FOXP2 is apparently the gene without which we would only have the speech capacity of chimps.

see Svante Paabo & the Max Planck Institute for Evolutionary Anthropology (Leipzig) for more info.

(and no, I have no idea what Max Planck has to do with evolutionary biology either)
posted by UbuRoivas at 4:01 PM on September 21, 2007


But cobaltnine can tell you more than I.
posted by languagehat


I'm flattered, but I never did in depth study of Sumerian. It was more a picking up here and there, exposure to things like the Standard Inscription, and frustration with the way the Penn work on the dictionary was going. I was in school in the early 2000s - that project started in the 70s - and the letter 'A' was done. Aaarg. The other downside is mentioned in the Wikipedia article as well: there was a tendency for older scholars to exoticise everything in the Near East (Egyptian suffered this as well.) As someone I once knew said of Budge, who did the most popular but horribly translated Egyptian 'Book of the Dead,' "[Budge] could make a recipe for an omelet into a magical incantation."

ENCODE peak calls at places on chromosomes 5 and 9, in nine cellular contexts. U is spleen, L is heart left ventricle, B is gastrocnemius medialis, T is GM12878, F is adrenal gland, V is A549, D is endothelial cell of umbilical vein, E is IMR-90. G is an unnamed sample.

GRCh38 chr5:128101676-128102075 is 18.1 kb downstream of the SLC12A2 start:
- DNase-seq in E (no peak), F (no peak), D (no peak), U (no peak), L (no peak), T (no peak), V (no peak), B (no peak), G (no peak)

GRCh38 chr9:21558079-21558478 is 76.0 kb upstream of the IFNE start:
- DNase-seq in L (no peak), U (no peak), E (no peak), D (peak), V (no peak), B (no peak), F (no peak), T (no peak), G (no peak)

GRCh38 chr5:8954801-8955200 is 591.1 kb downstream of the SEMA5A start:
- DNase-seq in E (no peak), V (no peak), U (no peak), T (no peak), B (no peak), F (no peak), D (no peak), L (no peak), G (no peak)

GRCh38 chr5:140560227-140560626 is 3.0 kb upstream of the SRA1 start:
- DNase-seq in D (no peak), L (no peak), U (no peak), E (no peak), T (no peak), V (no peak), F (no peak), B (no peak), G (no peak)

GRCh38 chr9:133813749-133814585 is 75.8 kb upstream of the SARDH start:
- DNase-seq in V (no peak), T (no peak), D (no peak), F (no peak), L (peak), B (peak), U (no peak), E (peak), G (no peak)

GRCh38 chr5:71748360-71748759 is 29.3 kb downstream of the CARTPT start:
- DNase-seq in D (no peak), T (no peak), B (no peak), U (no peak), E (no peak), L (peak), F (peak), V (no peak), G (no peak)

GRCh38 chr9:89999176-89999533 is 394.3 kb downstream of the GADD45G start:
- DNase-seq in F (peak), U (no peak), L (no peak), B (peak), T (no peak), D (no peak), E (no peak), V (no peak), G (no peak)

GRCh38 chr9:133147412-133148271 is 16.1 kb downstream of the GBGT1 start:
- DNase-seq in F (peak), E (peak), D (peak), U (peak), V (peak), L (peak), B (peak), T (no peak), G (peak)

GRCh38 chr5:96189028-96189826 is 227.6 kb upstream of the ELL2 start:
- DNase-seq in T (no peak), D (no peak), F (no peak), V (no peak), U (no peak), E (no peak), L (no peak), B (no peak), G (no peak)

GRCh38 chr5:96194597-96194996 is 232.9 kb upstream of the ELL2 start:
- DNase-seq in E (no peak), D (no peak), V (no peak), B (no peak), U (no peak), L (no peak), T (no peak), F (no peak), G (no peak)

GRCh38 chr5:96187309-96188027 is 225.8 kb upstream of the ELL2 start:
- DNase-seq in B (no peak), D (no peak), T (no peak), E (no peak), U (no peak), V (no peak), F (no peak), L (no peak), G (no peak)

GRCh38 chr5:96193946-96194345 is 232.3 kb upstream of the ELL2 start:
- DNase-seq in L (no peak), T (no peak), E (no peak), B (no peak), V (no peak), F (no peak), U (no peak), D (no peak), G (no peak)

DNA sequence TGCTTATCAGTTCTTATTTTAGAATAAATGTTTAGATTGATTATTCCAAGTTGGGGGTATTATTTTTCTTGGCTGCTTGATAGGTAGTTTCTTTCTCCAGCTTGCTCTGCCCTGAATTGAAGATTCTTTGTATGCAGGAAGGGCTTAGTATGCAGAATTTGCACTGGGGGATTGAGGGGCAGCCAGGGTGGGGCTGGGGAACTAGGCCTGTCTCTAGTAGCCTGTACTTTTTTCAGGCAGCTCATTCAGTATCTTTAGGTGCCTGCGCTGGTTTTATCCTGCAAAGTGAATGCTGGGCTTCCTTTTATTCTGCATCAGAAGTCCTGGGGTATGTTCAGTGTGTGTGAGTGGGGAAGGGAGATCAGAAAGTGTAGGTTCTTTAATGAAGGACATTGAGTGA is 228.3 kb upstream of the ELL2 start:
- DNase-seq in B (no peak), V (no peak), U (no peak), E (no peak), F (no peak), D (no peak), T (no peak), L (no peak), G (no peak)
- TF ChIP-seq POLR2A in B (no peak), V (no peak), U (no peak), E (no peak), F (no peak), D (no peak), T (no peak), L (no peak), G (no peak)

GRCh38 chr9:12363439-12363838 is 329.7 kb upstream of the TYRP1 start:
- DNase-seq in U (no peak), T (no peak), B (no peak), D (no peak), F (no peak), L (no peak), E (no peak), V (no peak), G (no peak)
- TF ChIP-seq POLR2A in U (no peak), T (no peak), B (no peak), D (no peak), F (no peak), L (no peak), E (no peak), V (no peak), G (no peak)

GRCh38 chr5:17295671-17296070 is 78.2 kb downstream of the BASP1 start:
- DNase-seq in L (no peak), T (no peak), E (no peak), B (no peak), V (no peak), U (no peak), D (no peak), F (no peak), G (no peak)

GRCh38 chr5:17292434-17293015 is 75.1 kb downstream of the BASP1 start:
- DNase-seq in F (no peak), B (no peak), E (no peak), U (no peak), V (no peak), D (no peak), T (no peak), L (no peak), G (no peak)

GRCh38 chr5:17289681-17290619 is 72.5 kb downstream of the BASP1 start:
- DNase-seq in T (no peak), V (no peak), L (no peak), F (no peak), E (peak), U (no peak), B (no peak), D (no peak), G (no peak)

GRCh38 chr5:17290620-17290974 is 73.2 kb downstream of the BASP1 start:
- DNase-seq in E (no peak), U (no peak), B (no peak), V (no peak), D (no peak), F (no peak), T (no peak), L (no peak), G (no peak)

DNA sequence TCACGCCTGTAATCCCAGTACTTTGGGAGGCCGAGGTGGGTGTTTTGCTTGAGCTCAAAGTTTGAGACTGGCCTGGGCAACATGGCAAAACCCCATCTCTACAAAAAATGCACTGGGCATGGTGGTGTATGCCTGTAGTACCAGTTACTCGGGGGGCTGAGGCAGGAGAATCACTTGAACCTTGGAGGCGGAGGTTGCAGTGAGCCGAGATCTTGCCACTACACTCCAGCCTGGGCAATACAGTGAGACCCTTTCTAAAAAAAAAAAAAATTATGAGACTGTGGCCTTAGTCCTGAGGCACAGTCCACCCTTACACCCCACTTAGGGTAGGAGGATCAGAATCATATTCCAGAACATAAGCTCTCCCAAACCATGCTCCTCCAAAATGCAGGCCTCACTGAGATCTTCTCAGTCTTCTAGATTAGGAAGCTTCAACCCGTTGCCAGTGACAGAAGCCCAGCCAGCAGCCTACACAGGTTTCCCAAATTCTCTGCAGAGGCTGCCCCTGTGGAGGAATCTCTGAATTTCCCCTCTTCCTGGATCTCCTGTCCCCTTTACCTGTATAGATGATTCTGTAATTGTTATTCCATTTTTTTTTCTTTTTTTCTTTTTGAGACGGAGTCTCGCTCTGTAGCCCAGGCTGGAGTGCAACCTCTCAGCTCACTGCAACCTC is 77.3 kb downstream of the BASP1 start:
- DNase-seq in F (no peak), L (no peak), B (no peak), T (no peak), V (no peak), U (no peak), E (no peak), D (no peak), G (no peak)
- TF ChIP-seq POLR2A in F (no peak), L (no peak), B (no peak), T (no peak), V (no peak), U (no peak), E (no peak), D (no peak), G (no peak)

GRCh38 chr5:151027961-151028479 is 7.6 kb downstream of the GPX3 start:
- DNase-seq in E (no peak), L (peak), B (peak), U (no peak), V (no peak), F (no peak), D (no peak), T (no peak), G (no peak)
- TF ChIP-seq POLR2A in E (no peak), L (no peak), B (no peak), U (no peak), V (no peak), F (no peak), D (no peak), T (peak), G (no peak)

But anyway, the cuneiform isn't the hard part. It's readable, once you put your mind to it. But there's no complete dictionary out there, which is almost as bad as not having one for Latin, given the length of time it was used for (1000 years or so), and the grammar is painful. It's an isolate - no knowledge of any other language will help you learn it.

Secondly, there's the real alienness of it that's hard to get around. The nouns aren't too bad. The verbs are, despite not having many cases, pack a lot of information into them. Now, because of the way it's written, it's kind of like adding to the base noun, instead of modifying the shape - all that stuff with dots, you see - but the ways some of the sentences can be worded are like a knot.